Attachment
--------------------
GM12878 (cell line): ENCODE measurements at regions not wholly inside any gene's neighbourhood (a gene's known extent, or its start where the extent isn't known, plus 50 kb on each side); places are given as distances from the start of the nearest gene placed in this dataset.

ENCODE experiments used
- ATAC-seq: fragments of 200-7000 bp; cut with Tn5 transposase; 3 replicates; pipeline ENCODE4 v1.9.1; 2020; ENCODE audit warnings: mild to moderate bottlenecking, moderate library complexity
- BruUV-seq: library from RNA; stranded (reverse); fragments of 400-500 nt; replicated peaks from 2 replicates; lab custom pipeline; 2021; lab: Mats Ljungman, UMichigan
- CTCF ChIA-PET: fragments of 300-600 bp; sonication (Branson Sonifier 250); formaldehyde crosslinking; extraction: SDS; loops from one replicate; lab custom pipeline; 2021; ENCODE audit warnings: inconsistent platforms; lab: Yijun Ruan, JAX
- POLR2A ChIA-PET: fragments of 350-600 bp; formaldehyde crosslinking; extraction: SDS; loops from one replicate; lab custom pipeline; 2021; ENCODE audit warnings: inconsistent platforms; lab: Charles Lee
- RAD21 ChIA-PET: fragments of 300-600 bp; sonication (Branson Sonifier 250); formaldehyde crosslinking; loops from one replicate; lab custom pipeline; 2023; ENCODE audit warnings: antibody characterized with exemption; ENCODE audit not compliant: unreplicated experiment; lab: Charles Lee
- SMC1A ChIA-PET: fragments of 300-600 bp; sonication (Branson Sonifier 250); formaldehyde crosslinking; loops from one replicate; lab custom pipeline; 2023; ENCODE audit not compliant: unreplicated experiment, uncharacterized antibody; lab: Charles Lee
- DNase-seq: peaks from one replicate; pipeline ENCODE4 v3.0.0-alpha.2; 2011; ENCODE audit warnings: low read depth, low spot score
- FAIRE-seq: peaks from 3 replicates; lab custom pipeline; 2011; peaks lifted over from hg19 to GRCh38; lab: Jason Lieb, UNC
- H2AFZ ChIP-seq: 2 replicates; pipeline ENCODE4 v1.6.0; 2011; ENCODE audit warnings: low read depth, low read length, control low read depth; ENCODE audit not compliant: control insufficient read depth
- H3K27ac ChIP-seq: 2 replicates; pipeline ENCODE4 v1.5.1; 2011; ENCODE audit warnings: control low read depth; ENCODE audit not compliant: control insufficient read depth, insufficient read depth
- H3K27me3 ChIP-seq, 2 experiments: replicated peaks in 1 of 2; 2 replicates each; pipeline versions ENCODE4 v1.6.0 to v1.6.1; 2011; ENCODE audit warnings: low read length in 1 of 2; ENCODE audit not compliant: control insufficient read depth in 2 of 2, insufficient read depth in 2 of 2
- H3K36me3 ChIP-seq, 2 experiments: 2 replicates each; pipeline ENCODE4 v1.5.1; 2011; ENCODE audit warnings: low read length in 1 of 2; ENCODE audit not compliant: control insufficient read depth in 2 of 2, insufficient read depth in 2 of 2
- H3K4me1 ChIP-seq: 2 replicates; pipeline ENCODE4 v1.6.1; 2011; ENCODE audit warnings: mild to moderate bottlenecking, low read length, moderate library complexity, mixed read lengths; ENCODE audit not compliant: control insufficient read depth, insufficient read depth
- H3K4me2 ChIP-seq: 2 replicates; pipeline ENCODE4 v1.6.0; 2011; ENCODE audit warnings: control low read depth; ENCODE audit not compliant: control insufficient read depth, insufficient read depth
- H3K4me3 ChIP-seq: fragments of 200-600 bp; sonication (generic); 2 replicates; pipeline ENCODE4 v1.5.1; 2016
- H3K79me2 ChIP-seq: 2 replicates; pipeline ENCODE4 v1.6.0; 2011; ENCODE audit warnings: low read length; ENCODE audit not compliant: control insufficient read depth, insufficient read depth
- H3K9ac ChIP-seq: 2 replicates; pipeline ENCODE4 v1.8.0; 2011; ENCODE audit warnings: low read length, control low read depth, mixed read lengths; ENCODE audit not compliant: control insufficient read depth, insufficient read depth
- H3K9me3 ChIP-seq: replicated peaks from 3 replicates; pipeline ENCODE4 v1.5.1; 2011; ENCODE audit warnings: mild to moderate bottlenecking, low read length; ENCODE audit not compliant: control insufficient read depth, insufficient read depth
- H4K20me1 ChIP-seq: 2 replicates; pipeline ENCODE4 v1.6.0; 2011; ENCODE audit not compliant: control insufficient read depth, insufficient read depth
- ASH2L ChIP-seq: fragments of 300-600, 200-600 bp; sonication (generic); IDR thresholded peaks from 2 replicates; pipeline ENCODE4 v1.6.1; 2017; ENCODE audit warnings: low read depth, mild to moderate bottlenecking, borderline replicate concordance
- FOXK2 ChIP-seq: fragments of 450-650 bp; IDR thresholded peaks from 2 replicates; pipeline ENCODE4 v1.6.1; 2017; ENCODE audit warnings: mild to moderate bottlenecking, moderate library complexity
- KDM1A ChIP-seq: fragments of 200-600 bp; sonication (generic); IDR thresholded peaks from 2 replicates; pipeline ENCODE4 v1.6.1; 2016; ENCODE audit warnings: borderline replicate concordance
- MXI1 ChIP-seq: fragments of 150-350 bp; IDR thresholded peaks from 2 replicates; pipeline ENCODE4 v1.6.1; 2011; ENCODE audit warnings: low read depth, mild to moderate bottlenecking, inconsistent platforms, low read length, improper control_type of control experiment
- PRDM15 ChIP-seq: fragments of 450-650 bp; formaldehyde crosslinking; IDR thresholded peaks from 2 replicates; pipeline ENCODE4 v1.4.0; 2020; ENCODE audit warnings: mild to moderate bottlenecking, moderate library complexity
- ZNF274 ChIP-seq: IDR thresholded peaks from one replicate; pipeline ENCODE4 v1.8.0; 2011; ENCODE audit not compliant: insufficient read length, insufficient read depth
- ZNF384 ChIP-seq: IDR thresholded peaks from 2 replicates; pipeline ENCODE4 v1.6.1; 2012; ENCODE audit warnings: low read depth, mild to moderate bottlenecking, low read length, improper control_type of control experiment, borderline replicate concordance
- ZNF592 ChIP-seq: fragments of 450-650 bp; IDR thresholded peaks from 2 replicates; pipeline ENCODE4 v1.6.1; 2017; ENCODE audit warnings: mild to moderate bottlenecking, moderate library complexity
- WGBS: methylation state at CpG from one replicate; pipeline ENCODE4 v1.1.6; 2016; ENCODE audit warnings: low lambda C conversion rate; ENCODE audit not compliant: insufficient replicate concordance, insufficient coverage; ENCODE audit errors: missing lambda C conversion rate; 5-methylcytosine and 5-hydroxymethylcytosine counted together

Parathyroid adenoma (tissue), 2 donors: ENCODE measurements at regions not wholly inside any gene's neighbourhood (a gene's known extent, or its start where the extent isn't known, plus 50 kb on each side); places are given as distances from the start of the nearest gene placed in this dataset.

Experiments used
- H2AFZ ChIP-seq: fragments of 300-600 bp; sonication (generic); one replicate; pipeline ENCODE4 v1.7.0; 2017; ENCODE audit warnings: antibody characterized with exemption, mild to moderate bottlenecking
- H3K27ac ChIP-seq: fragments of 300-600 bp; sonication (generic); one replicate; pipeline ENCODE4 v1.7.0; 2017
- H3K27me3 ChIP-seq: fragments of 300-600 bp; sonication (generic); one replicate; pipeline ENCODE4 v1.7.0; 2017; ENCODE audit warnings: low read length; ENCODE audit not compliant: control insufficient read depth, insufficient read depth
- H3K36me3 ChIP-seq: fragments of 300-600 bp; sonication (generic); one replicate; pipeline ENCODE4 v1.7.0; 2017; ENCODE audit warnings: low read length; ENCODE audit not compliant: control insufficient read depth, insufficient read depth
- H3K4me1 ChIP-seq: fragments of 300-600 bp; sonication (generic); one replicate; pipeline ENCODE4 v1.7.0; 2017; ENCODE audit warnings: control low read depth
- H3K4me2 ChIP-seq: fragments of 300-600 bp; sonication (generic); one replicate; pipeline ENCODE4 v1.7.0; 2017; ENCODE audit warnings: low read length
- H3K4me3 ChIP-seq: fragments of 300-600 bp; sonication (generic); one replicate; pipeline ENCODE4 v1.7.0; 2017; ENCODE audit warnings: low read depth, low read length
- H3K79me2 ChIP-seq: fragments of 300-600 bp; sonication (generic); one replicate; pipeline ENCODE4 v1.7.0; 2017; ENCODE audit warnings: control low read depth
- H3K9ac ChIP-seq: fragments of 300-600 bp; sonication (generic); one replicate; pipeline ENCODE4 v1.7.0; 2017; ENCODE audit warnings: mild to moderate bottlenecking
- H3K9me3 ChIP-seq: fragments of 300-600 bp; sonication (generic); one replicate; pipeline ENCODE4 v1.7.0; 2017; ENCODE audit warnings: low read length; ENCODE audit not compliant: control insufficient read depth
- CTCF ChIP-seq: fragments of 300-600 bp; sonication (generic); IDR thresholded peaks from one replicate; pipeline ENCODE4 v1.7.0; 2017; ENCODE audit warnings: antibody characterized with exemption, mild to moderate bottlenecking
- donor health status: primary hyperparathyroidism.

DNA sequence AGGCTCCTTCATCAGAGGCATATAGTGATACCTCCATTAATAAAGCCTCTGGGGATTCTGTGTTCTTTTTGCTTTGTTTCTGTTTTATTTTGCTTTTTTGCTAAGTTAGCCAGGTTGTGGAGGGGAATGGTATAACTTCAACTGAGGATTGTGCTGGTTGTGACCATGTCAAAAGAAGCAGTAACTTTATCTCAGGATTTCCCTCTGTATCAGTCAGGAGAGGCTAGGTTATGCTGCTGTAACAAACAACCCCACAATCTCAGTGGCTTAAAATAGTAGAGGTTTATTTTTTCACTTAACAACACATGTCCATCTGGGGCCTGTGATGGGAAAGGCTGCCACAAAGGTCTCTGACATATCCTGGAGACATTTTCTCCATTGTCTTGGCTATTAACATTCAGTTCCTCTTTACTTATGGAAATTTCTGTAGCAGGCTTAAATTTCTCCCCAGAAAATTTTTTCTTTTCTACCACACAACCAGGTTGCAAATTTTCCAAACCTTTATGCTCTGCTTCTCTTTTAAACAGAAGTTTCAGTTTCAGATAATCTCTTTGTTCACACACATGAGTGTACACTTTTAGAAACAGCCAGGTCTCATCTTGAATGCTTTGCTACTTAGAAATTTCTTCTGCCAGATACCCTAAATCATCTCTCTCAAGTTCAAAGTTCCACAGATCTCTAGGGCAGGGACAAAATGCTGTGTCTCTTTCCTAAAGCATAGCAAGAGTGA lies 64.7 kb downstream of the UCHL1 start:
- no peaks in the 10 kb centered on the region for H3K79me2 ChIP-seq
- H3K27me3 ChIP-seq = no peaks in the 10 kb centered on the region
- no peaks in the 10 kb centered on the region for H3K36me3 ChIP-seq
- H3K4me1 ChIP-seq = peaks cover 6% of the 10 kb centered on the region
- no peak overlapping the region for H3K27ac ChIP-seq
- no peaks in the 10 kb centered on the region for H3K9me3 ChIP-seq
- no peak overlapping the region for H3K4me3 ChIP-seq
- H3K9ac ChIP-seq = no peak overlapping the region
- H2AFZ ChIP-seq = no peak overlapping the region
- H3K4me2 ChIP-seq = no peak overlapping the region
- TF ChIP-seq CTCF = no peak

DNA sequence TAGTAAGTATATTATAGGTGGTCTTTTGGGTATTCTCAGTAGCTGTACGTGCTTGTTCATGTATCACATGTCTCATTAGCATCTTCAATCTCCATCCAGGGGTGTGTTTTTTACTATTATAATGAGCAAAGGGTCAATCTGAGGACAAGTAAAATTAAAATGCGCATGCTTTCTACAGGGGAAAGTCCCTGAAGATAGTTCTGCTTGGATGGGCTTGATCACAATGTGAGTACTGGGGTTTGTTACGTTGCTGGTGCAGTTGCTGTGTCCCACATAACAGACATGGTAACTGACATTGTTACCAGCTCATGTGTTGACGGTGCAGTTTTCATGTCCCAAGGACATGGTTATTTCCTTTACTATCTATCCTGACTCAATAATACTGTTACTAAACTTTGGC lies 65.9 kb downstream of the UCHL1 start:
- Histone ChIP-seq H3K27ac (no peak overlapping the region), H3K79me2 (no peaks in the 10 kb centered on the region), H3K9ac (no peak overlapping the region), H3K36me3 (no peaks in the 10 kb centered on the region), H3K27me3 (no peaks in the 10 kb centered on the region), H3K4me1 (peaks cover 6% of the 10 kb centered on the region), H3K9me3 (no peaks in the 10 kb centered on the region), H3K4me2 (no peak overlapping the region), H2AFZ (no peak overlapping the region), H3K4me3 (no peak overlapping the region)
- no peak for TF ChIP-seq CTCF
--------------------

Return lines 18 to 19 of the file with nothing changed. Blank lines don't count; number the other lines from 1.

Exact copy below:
- H3K79me2 ChIP-seq: 2 replicates; pipeline ENCODE4 v1.6.0; 2011; ENCODE audit warnings: low read length; ENCODE audit not compliant: control insufficient read depth, insufficient read depth
- H3K9ac ChIP-seq: 2 replicates; pipeline ENCODE4 v1.8.0; 2011; ENCODE audit warnings: low read length, control low read depth, mixed read lengths; ENCODE audit not compliant: control insufficient read depth, insufficient read depth